«I was talking to the gay community about what they liked and their lifestyle, what they wanted to listen to musically and what was their dream, their fantasy».

Village People

It is at that moment that the two producers and songwriters decided to do something to represent the gay community in the New York area who tried to expose their sexuality. Belolo indicated in the same interview that «this is how we came with that idea of putting together a group of five males where each one has his own character. And we named it the Village People, because we discovered these characters in the Village».

The Village, a neighborhood on the west side of Lower Manhattan in New York city was an iconic place for the gay community in the 70s and the Village People band brought it a new meaning. The disco band known for the costumes worn by its members was portraying an American masculine cultural stereotypes targeting the gay audience.

After casting the members of the Village People band, composed of Felipe Rose (dressed as a native American), Alex Briley (soldier), Mark Mussler (construction worker), Lee Mouton (leatherman), Victor Willis (police officer) and Dave Forrest (cowboy), they released their first hits.


The new band has enabled both Henri Belolo and Jacques Morali to successfully rock the music industry in the USA with songs like «Macho Man», «In the Navy», and their biggest hit, «Y.M.C.A.». The latter has become an anthem and a reference song for the gay community and movement in the 70s. Released in 1978, Y.M.C.A became number 2 on the US charts by 1979 and reached the first spot in the UK. The song, considered as the group's biggest hit, managed to sell 10 million physical copies worldwide.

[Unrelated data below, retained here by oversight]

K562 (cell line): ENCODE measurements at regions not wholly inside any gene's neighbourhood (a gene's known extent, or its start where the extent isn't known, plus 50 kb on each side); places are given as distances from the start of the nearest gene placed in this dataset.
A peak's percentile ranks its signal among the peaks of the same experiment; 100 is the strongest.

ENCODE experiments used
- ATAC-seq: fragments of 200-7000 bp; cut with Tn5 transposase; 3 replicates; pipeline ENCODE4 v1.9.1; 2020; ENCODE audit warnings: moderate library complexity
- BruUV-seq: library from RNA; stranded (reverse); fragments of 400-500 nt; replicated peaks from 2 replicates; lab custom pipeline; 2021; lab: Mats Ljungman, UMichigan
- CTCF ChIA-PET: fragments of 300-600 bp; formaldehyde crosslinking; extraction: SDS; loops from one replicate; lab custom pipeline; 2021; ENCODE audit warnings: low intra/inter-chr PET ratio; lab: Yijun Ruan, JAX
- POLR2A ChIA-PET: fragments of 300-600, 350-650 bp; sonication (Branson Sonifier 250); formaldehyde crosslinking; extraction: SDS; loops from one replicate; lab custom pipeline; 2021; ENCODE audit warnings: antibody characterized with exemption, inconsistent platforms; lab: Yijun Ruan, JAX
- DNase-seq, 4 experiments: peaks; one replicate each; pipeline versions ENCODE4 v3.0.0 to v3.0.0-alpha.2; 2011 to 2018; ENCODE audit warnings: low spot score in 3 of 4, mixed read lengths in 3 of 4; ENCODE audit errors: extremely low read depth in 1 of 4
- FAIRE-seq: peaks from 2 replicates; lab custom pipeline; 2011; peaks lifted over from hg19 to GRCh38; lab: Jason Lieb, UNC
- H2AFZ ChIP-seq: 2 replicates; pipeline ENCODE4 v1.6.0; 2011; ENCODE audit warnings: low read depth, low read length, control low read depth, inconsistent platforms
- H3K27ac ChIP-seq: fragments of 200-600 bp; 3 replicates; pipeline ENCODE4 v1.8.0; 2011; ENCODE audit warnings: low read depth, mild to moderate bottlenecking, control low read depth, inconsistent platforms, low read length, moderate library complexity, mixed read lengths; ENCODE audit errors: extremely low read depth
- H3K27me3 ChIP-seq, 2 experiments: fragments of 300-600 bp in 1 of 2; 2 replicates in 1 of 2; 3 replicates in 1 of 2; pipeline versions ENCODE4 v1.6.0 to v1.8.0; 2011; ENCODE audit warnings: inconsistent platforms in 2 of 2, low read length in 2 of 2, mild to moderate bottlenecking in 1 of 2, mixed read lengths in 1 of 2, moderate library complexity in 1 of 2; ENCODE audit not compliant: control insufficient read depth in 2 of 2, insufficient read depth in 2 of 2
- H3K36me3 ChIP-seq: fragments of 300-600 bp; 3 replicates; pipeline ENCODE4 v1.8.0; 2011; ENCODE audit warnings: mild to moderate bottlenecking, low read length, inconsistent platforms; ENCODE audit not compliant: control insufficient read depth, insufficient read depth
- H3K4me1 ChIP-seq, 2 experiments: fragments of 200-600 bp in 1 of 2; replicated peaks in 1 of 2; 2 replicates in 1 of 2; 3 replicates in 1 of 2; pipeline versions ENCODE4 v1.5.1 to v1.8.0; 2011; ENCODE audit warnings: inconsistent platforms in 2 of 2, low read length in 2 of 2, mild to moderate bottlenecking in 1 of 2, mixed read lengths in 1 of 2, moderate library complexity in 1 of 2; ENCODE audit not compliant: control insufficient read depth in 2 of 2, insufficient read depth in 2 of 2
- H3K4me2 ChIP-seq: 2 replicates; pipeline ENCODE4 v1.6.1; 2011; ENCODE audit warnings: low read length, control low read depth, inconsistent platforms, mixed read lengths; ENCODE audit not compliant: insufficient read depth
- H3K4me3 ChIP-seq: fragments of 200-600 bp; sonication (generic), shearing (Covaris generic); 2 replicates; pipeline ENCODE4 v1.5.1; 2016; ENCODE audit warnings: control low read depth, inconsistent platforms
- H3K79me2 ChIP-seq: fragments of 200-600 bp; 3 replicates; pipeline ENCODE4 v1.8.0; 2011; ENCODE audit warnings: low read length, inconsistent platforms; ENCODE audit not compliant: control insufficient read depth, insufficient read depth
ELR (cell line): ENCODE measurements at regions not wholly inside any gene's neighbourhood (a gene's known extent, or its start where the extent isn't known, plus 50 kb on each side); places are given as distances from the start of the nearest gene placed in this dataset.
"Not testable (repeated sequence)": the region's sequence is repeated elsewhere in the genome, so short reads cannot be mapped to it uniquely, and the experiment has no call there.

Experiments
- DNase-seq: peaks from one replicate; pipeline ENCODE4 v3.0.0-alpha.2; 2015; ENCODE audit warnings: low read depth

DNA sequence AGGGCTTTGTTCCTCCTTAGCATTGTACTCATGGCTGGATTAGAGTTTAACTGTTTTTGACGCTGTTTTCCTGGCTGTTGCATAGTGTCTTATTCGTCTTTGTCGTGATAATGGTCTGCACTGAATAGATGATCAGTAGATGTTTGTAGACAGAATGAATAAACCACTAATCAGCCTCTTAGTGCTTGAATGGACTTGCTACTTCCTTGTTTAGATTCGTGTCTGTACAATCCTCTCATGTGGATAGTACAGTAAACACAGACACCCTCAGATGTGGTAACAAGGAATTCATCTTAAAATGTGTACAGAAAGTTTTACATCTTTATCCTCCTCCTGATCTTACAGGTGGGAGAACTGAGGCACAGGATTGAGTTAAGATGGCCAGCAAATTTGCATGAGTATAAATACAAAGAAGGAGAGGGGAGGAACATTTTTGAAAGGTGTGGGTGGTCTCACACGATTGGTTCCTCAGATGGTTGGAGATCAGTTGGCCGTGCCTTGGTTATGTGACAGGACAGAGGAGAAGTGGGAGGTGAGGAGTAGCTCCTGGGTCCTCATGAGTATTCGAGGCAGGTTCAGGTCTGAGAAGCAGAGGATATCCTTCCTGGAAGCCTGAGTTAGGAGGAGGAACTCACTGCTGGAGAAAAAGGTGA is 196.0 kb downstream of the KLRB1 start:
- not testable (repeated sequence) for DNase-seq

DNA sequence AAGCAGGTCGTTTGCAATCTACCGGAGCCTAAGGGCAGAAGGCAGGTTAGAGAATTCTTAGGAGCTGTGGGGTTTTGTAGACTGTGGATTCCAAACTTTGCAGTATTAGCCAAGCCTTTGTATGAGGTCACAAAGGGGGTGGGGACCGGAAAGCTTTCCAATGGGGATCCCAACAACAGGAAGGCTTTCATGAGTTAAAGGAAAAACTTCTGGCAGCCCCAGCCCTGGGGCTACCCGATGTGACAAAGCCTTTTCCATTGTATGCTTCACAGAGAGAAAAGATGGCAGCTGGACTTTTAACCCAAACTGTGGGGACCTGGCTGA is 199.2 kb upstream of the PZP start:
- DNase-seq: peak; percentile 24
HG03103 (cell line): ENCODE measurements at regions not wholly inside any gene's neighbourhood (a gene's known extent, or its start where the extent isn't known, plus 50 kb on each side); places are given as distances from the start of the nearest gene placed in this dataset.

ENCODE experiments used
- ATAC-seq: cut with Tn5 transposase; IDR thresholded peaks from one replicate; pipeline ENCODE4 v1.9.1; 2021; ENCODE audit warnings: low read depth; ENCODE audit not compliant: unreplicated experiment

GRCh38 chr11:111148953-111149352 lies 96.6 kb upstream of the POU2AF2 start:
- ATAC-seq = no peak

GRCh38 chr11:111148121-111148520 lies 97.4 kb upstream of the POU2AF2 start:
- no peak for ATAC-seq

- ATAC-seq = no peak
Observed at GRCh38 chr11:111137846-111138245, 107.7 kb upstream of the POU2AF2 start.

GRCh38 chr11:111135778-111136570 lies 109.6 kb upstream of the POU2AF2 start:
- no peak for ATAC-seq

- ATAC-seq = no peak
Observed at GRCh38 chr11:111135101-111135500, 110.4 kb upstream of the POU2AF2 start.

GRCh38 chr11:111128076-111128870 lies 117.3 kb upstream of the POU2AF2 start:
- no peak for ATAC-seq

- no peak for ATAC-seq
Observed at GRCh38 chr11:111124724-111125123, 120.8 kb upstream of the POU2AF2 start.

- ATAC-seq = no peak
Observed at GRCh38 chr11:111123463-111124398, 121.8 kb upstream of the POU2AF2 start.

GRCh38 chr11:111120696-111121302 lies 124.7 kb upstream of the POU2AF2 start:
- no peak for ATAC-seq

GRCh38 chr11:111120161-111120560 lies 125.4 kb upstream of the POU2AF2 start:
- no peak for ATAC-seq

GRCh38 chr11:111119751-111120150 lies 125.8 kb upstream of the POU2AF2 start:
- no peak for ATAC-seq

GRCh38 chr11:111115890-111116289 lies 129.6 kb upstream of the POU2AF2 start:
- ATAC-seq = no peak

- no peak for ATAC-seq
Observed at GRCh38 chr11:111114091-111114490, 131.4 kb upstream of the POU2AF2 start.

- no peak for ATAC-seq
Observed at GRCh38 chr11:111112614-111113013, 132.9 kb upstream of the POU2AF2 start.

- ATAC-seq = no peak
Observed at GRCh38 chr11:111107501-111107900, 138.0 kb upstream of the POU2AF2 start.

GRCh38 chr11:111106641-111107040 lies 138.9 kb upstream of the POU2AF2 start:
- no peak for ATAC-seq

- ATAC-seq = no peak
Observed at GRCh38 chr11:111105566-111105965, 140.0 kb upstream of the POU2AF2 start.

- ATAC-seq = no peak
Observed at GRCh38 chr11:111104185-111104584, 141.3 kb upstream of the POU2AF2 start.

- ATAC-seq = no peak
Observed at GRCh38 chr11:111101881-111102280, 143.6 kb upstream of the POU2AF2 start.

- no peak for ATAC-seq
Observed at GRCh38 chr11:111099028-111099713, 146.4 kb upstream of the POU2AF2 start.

However, despite their success, the two Moroccan friends split by the 1980s as the disco era had come to an end. «In '84 and '85, this horrible thing called AIDS began to show its face and Jacques was scared about it. So he decided to move to Paris, France. So, I moved back with him and we stopped producing in America», declared Belolo.

A few years later, Jacques Morali succumbed to his illness and passed away in 1991.

Jacques Morali and Henri Belolo remain, despite everything, a reference in the history of music and most precisely disco music. They will be also remembered for their interest in the gay community back in the 70s.